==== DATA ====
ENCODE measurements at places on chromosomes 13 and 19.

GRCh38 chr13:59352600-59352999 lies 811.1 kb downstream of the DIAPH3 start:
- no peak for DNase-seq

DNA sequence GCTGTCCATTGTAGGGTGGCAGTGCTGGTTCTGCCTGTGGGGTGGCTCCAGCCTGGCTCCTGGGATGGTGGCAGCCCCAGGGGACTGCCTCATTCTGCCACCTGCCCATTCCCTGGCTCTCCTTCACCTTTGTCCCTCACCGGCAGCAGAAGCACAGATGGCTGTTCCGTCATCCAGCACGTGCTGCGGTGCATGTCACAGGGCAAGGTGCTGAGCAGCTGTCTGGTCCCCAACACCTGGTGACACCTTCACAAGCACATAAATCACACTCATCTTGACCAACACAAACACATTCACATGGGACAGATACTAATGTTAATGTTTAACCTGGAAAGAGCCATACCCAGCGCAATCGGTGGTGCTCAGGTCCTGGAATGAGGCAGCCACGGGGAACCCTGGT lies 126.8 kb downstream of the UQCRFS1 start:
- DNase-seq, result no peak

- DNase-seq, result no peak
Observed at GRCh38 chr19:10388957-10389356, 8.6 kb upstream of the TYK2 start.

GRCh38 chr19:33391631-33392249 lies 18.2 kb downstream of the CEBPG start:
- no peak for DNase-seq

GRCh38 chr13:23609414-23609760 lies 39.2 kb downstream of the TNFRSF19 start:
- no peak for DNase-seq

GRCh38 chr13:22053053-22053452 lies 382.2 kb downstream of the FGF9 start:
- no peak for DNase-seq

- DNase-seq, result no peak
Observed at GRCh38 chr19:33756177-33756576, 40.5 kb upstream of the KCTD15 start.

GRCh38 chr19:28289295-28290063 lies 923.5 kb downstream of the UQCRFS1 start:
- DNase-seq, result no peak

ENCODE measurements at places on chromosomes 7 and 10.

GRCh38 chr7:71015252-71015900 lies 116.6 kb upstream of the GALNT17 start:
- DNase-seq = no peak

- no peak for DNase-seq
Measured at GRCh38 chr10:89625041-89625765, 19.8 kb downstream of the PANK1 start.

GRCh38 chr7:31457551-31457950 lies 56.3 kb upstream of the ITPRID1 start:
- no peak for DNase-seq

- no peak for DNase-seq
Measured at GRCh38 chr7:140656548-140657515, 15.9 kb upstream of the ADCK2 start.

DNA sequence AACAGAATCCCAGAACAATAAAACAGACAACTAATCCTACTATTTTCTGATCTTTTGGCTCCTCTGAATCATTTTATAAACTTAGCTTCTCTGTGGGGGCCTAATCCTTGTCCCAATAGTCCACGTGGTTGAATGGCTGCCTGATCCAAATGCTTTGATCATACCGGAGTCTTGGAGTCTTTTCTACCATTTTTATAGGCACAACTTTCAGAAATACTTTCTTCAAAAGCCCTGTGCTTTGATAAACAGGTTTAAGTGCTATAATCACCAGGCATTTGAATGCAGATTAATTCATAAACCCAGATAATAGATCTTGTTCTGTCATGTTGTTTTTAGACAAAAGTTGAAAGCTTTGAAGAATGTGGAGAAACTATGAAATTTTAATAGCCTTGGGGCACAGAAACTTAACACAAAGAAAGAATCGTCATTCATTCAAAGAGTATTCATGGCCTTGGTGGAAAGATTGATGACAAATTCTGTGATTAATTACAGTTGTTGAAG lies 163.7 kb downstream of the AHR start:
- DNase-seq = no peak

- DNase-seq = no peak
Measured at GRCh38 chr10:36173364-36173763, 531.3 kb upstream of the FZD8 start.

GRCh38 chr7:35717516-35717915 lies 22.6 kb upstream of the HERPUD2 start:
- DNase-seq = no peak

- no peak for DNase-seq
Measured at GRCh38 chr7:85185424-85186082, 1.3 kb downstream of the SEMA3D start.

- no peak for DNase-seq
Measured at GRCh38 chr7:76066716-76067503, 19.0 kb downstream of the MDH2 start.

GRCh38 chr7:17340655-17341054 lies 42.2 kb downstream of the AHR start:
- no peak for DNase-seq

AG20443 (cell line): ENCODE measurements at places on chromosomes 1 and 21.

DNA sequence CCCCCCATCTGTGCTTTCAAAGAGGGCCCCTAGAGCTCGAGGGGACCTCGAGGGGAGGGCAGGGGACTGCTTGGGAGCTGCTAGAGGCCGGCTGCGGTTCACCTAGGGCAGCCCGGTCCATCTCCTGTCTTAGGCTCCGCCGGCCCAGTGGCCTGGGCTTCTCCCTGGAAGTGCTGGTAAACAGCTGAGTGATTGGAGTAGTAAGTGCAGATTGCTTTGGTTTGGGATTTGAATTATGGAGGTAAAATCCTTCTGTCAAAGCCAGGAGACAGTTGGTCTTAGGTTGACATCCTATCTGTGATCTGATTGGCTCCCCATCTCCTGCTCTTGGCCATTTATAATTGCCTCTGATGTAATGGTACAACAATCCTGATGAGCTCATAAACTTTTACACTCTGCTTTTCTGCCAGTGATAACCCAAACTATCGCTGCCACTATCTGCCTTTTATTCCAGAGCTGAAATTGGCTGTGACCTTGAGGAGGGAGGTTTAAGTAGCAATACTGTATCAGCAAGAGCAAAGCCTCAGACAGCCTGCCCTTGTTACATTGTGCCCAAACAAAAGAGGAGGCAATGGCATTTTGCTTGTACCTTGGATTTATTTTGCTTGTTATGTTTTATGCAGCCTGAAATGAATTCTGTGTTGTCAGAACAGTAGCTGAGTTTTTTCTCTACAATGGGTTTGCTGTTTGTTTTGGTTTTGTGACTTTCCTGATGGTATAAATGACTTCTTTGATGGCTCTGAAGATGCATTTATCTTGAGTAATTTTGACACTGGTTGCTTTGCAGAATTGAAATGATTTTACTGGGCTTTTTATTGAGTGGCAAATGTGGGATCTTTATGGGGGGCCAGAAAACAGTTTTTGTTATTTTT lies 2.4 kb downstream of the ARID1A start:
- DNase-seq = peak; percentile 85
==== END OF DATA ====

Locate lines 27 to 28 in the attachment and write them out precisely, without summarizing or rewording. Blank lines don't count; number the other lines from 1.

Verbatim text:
DNA sequence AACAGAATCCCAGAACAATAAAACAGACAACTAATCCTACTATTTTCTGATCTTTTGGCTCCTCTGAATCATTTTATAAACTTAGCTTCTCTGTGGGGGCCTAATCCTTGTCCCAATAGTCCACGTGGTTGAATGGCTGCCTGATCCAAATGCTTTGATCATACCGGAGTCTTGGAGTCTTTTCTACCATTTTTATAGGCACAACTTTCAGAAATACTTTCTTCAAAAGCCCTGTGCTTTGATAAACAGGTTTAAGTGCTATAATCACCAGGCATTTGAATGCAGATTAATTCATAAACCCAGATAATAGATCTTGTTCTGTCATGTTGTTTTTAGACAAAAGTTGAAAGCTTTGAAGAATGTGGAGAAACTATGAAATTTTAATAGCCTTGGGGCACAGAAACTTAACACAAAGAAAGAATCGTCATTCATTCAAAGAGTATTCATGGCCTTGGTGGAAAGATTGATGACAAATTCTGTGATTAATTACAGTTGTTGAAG lies 163.7 kb downstream of the AHR start:
- DNase-seq = no peak